When we left the hospital with our first child, we were terrified. We had this little person in our backseat, and we didn’t feel up to the task. If the hospital would have allowed it, I would have loaded my nurse Diana into the backseat with me. I was frozen with fear that I could not do this without her. Driving home (so slowly and carefully that we laugh about it now), the world looked different to me. I kept staring around me in shock and exhaustion. Was I really that different? Why did everything look so weird? The actual road to our house looked different, and it took me a moment in my ‘new mother haze’ to realize what had happened.

Here in Texas, we have thousands of different variations of pear trees. And during the 4 days I was in the hospital, the pear trees that lined our street had gone from fully green to fully bloomed with white. It was beautiful, and completely unexpected. In the dark little cave of a hospital room where I met my daughter, I didn’t see the gradual but complete transformation. But it happened, and driving home I experienced it, and I cried because it seemed a metaphor for what I was feeling.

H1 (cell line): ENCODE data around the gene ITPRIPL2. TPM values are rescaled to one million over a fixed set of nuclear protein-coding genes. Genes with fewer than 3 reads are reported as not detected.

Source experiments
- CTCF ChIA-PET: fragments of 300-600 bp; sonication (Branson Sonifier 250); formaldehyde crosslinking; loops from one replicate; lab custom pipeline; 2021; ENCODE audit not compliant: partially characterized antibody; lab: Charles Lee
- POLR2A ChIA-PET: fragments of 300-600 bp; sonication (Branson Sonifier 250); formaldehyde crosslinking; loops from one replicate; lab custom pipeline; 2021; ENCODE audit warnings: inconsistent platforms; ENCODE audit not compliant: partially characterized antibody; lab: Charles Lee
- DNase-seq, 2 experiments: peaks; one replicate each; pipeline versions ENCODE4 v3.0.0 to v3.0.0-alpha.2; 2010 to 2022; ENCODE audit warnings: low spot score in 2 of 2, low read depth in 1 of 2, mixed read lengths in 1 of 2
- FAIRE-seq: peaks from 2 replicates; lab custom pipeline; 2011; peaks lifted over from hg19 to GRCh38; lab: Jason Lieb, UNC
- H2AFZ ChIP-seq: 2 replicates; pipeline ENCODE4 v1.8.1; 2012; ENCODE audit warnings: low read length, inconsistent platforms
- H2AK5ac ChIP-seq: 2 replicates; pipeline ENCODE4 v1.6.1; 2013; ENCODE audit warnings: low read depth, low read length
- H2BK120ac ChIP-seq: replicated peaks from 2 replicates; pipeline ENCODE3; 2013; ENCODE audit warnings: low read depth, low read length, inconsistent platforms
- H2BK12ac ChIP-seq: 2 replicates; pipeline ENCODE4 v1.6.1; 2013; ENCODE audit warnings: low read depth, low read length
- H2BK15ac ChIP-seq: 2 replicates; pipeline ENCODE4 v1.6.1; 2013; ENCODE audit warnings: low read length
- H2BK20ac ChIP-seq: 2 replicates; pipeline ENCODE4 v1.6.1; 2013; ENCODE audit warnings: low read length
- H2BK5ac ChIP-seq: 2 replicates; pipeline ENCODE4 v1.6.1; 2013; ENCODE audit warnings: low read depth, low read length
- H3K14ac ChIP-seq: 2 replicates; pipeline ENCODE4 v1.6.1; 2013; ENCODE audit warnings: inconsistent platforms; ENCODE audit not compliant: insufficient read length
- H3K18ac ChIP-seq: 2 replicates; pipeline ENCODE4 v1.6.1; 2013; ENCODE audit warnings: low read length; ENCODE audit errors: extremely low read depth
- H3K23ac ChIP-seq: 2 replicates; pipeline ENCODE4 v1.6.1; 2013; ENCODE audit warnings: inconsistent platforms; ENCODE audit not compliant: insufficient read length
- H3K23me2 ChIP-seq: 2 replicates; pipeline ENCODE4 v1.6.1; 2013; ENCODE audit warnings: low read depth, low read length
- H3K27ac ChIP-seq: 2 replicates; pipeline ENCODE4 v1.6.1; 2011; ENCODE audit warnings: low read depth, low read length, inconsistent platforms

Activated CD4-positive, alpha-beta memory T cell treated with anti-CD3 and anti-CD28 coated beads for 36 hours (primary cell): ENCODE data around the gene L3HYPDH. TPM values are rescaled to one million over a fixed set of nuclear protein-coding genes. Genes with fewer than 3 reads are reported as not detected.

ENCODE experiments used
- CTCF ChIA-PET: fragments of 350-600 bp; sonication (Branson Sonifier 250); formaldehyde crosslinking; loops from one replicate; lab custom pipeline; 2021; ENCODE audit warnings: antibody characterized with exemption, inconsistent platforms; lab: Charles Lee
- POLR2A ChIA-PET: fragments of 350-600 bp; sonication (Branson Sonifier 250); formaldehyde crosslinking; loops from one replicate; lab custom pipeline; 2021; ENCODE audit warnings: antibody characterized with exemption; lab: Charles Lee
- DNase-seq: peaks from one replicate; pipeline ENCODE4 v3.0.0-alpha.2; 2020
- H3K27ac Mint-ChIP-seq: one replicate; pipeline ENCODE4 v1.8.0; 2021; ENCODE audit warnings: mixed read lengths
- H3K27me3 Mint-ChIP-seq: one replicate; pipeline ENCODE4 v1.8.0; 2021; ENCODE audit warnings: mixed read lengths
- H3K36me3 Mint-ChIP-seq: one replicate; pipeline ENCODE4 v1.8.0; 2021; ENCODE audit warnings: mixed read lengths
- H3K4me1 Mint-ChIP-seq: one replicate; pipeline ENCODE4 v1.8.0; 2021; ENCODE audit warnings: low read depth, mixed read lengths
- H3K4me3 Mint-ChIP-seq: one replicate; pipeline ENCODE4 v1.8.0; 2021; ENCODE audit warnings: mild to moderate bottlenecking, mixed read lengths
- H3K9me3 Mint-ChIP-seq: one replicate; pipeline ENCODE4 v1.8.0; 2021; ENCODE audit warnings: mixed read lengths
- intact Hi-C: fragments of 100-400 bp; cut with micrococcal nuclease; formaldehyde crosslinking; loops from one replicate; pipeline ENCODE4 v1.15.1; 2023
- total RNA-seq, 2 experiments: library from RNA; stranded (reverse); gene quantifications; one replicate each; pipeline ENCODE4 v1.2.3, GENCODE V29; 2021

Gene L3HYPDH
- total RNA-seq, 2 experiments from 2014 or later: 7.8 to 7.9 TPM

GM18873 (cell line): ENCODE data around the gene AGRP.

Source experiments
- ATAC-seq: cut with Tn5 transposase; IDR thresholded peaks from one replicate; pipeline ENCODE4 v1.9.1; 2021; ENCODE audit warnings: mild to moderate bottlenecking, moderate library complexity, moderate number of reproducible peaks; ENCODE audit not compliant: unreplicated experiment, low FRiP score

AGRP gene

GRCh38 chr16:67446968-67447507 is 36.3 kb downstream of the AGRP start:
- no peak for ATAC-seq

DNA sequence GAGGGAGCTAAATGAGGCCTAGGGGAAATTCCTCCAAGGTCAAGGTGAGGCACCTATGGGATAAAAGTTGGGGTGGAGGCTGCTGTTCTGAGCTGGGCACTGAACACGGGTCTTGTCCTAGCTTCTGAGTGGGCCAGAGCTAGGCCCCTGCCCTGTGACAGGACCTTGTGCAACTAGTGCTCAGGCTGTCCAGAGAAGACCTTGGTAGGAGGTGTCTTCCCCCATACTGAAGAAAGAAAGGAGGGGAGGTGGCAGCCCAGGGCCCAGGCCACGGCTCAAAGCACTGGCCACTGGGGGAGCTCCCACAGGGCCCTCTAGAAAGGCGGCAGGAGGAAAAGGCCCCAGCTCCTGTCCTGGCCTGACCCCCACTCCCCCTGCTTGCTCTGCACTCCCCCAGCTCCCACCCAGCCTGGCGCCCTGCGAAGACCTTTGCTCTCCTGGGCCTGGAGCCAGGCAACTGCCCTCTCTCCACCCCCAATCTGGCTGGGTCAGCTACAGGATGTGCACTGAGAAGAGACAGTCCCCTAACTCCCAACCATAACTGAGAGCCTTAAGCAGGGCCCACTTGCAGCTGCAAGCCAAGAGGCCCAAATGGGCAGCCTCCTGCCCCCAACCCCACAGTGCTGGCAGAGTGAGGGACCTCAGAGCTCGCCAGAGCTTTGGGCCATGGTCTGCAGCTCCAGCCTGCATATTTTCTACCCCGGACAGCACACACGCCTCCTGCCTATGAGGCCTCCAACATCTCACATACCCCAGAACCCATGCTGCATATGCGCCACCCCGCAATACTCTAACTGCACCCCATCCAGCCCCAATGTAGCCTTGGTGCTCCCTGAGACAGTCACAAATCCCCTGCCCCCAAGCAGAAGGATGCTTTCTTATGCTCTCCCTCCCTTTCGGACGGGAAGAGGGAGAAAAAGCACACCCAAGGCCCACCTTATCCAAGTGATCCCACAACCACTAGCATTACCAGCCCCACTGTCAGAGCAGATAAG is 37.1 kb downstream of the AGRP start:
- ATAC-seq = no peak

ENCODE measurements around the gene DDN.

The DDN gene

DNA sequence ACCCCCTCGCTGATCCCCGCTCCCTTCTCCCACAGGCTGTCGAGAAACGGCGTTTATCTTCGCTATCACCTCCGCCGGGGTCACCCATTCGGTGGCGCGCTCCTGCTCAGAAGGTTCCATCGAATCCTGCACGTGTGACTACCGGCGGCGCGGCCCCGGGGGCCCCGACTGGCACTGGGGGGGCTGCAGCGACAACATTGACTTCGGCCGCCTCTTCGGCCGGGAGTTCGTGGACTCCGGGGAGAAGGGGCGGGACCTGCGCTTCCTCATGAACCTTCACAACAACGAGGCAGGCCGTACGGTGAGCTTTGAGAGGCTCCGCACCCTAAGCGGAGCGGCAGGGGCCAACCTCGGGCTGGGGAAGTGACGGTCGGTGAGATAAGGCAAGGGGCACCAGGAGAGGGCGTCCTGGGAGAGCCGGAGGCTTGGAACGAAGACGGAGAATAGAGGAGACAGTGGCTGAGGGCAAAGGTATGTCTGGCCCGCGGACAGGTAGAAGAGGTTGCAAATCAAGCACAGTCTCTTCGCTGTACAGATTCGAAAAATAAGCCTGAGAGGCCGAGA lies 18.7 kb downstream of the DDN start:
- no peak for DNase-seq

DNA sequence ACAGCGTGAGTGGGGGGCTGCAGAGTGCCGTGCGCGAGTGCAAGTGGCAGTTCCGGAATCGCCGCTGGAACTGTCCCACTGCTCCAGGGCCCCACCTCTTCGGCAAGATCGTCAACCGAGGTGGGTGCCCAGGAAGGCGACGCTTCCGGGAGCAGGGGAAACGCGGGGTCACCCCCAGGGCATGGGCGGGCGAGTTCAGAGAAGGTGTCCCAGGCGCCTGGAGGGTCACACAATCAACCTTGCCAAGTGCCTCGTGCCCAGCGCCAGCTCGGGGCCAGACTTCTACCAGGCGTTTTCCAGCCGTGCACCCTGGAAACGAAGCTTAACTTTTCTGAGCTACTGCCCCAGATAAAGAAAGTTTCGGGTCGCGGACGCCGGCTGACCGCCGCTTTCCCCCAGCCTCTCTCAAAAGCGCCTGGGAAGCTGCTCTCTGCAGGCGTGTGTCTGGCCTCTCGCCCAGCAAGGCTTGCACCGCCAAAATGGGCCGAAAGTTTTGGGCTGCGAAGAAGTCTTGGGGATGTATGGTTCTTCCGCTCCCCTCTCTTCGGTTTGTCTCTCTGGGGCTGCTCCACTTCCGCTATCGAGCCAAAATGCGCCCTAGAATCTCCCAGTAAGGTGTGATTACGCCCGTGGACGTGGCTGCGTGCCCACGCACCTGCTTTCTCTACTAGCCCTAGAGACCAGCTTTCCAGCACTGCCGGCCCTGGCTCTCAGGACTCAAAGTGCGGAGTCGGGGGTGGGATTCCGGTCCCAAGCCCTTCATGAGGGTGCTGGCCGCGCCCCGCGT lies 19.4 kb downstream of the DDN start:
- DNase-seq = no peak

It was like the world was new, and I with it.

My girls’ birthdays are a day apart and this week, as they do every year on their birthdays, the pear trees have begun to bloom. Every year when I see them change I am moved – remembering the change in me now 5 years ago. I tell my girls that all of these trees are their trees – that they bloom on their birthday as a sign from God that they are loved and special. And I believe it is true, and that I share in that blessing. The girls even call the trees “Gracie and Bekah Trees” and they squeal in glee when they see them. And I’m touched by them too. Every year their bloom is like my own personal love-note from the Lord – a reminder that every little death in me is good and only serves to bring life because of our resurrection Savior.